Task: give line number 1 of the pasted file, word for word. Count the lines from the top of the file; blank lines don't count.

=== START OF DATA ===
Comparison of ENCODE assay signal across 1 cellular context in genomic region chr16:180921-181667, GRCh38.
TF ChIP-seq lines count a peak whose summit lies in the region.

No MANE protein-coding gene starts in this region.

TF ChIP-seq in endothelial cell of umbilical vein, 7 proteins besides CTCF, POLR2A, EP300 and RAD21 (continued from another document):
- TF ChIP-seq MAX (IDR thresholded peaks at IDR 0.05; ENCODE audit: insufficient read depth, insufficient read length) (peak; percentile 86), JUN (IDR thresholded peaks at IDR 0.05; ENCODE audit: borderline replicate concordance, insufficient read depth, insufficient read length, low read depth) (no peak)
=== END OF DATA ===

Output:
Comparison of ENCODE assay signal across 1 cellular context in genomic region chr16:180921-181667, GRCh38.